President Obama has spoken to the leaders of Germany and France urging them to take firm action to restore stability to the eurozone. Also in today's programme, the director of a new film about Louis Armstrong talks about the musician's difficult upbringing in New Orleans.
Business news with Simon Jack on the role of the European Central Bank in the current eurozone crisis. And Carmen Watson, managing director of one of the UK's biggest recruitment agencies, Pertemps, discusses changes to industry regulation of temporary workers.
As millions of people across the UK prepare to observe a two-minute silence later to mark Armistice Day, one highly-decorated veteran of World War II has written a book to try to educate today's youngsters about what the War meant for them.
Dr Steve Weiss, a former American GI, reflects on the war's legacy.
The world's first business computer, Leo, is celebrating its 60th birthday.
Frank Land, who was involved in the Leo project, explains what the room-sized computer could do.
The upper house of the Italian parliament will today vote on the country's austerity programme. Correspondent Alan Johnston outlines the implication of the vote on Italy's economy.
The Queen is to visit the new
Turner Contemporary gallery in Margate,
one of many new galleries to have opened over the past few years. Arts editor Will Gompertz examines whether our passion for art is growing.
The Irish economy is growing again after the country received a bailout of 85bn euros from the EU and the IMF in November last year.
Business presenter Simon Jack speaks to Dick Roche, Ireland's minister for European Affairs at the time of the bail out, about the Irish economy's current state.
The Palestinian Authority is to resume its bid for full international recognition and membership of the United Nations.
The BBC's Kevin Connolly went to the West Bank to see what hopes there are there for Palestinian statehood.
Sport news with Rob Bonnet.
President Obama has spoken to the leaders of Germany and France, urging them to take firm action to restore stability to the eurozone.
North America editor Mark Mardell assesses increasing frustration at the White House.
Paul Mortimer-Lee, research analyst at BNP Paribas, explains what the European leaders could be doing.
A review of the papers.
A new film based on Louis Armstrong's early years
examines how the musician's childhood in the squalor of New Orleans gave him "something to live for". Reporter Tom Bateman's met the film's director.
Thought for The Day with the Right Reverend Graham James, Bishop of Norwich.
The Defence Secretary Philip Hammond will mark Armistice Day at Camp Bastion in Afghanistan this morning, remembering in particular the 385 military personnel who have died since the war began. Michael Clarke, director of the defence think tank the Royal United Services Institute, discusses
Britain's current campaign in Afghanistan.
As Greece and Italy prepare to swear in new, unelected, prime ministers, has the eurozone democratic dream been forgotten?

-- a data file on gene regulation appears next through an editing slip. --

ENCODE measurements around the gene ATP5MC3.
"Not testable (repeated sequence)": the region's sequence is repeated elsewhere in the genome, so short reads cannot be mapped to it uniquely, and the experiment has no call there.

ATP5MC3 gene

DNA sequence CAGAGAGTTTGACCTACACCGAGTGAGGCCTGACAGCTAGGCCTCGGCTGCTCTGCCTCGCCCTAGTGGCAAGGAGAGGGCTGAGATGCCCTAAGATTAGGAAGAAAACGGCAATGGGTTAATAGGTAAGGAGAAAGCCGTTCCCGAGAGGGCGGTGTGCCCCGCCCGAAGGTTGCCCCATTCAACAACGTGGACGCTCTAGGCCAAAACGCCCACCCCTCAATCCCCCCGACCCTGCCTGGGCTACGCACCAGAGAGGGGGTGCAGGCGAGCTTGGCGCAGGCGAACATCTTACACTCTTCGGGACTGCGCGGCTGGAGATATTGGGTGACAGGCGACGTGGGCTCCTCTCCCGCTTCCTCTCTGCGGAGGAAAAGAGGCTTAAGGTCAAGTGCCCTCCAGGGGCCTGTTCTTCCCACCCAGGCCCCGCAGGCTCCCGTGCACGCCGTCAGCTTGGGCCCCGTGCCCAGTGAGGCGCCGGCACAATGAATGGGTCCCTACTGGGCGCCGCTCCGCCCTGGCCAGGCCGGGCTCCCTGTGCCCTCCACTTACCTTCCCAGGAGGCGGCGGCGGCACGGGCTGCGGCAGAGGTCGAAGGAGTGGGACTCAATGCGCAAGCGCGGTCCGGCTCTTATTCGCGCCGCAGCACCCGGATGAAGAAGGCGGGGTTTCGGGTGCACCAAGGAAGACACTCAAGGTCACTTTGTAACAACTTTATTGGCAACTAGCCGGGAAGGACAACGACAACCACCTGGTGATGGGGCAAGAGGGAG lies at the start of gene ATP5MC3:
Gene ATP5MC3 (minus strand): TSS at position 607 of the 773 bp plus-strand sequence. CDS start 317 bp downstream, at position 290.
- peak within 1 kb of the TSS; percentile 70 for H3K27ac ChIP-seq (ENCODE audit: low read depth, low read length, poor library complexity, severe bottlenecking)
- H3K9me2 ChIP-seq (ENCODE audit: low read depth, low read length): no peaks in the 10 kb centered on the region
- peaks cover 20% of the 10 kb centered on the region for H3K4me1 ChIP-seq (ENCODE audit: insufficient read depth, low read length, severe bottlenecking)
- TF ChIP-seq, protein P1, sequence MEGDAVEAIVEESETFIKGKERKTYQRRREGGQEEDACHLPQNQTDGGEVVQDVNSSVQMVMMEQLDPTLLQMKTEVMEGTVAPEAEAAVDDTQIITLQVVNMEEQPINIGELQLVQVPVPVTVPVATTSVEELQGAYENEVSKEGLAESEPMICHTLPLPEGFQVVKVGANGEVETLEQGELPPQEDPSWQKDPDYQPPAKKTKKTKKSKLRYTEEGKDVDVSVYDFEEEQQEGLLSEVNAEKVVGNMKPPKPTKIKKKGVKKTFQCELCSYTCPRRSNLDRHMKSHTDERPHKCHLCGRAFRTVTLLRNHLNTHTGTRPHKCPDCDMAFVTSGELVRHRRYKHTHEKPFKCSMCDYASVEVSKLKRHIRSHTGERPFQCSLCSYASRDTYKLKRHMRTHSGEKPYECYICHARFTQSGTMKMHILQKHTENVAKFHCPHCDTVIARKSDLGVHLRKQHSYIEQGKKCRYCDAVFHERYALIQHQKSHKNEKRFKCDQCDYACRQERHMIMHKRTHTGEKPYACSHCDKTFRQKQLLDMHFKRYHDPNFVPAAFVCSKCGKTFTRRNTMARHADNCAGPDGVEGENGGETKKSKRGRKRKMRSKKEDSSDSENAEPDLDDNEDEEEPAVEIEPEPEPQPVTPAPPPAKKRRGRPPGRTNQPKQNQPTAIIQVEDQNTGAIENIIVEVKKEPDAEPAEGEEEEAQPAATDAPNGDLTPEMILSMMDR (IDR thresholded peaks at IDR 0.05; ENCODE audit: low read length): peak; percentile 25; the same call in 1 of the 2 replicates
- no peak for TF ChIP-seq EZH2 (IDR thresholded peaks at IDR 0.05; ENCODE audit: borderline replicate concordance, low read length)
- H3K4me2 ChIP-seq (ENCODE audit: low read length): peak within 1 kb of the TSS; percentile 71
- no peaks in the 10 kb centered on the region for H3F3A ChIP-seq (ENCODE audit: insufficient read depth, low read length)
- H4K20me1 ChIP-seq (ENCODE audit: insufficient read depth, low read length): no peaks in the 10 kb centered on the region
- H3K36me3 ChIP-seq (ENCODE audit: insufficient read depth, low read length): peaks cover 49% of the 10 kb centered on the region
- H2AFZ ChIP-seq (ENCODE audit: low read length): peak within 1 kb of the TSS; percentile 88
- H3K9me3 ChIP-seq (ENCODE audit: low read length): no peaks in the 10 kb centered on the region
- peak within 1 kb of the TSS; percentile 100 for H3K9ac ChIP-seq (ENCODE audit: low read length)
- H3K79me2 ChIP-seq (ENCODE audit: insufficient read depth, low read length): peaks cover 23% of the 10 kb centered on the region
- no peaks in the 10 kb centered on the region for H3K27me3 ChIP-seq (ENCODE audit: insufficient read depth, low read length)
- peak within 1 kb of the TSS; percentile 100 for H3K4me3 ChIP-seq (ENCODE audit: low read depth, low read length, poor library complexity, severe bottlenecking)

Correspondent Chris Morris looks at the role of the Frankfurt Group and to what extent their actions risk undermining democracy in the Eurozone. Bill Cash MP, a conservative eurosceptic and chair of the European Scrutiny Committee in Parliament, and Roland Rudd, chairman of Business for New Europe, debate whether the appointment of the new officials is undemocratic.
Millions of people across the UK will today observe a two-minute silence to mark Armistice Day to remember British servicemen who died in conflict. Three hundred and eighty five British servicemen and women have died in Afghanistan since 2001.
Reporter Sanchia Berg spoke to two mothers whose sons were both killed in 2009.
Sports news with Rob Bonnet.
The future of Britain's most senior tax collector, Dave Hartnett, is in doubt with the Public Accounts Committee considering calling on him to step down.
The move follows an error over the tax bill for the investment bank Goldman Sachs which lost the taxpayer nearly £10m, and a deal last year which MPs claim saved Vodafone up to £8bn. Finance correspondent Simon Gompertz reports on the allegations against David Hartnett and Treasury Select Committee member Jesse Norman MP examines the effect on the Public Accounts Committee's accountability.
Business news with Simon Jack.
More and more people are facing calls from companies claiming falsely that their computer is infected by a virus.
Technology correspondent Rory Cellan-Jones had one such call and outlines how the scam works and how to avoid it.
A new documentary by the BBC's Newsround programme examines
children with autism and whether the condition is a useful label for describing a wide spectrum of symptoms.
Simon Baron-Cohen, Professor of Developmental Psychopathology at the University of Cambridge and director of the Autism Research Centre, discusses how well the condition is understood.
In the past week, two European countries, Greece and Italy, are preparing for a change of leadership, and in both cases, elected leaders are being replaced by technocrats. Christopher Hood, Professor of governance at Oxford University, analyses
whether European democracy is being replaced by "technocracy".